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March 18 2019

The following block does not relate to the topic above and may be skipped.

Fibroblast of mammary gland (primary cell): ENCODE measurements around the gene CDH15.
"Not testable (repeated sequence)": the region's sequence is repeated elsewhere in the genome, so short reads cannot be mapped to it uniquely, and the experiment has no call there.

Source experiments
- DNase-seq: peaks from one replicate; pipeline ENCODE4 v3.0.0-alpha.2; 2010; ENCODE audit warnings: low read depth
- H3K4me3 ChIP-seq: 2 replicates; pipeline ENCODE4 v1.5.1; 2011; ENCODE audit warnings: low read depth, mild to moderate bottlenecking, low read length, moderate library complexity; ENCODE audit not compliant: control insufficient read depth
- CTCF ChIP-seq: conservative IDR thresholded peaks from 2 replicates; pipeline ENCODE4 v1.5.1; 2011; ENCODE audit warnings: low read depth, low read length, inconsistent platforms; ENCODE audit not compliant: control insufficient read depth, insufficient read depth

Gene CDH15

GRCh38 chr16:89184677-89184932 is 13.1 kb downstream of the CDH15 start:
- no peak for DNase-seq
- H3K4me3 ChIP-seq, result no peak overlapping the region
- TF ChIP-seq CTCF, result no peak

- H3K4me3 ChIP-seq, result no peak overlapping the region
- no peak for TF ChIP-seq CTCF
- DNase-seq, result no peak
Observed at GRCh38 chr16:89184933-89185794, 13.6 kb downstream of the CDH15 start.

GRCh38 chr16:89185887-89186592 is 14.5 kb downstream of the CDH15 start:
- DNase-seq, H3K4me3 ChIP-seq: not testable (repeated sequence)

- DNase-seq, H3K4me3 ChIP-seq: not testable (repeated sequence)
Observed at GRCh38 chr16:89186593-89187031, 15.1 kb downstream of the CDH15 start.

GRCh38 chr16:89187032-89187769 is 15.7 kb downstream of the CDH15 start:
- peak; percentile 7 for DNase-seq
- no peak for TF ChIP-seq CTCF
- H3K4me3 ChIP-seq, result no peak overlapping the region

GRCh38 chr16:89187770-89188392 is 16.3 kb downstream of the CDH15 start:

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36 The Journal of Commerce | March 18 2019 Special Report THE US TRUCKING industry hit the economic accelerator so hard last year some fear a hard-braking event ahead. So far in 2019, however, most trucking companies and their shipper customers have been able to shift gears successfully as they prepare for a spring retail freight surge that may tighten capacity in a market still shocked by last year's chaotic first half. From January through July of 2018, strong freight demand driven by US economic expansion and con- cerns over US tariffs and trade wars collided with high truck utilization rates and tighter regulation of truck drivers, shooting truck pricing into the stratosphere, with contract rates rising by high single digits on average and spot truckload rates by double-digit percentages. That spurred double-digit rev- enue growth at the largest US less- than-truckload and truckload carri- ers last year as industrial production, consumer spending, and freight volumes rose. For truckers, "it was the year of Christmas," said Satish Jindel, president of SJ Consulting Group, Warrendale, Pennsylvania. If so, truck shippers wound up footing the Christmas bill. Shippers hope for some relief in 2019 after a budget-busting 2018. "The good news is 2018 has ended," Coca-Cola CEO James Quincey said while discussing transportation rates during a Feb. 14 earnings call. "While freight costs are expected to remain above historical levels, we do not ex- pect to see the same level of year-over- year increases as we saw last year." 2018 a great year Those increases fueled signifi- cant revenue growth at truckload and LTL companies. The combined revenue of the 25 largest US LTL carriers rose 10.7 percent in 2018 to $38.7 billion, after rising a revised 8.7 percent in 2107 and flattening in 2016 at $32.1 billion. That's a 20 percent jump in revenue over two years, with the biggest gains in 2018, according to The Journal of Commerce annual ranking of the Top 25 US LTL Carriers, prepared by SJ Consulting Group. Last year's 10.7 percent growth rate was the highest for the Top 25 LTL carriers since 2011, when they grew 12.4 percent after a 9 percent post-recession revenue jump in 2011. Overall, the LTL sector increased revenue 10.4 percent last year, push- ing past the $40 billion mark for the first time to $42.6 billion. That mile- stone reflects the strength of the US manufacturing economy, which has been expanding for 118 months, as well as consumer spending, which increased by $54.4 billion, or 0.4 percent, last November alone. For LTL and truckload carriers alike, e-commerce and imports played a role in expanding topline revenue. Smaller LTL companies — those that didn't make the Top 25 rankings — saw revenue growth slow, likely as the 25 largest LTL carriers pulled some revenue from them. Those smaller trucking companies, prob- ably hundreds if not thousands of local carriers, raised their combined revenue 8.2 percent to about $4 billion, about 9.3 percent of total US LTL industry revenue. In the previous year, those companies increased revenue 8.5 percent, following years of Top 25 LTL and truckload carriers saw growth explode in 2018, but expectations are more muted this year By William B. Cassidy A slower gear Top 25 Truckload and LTL Carriers

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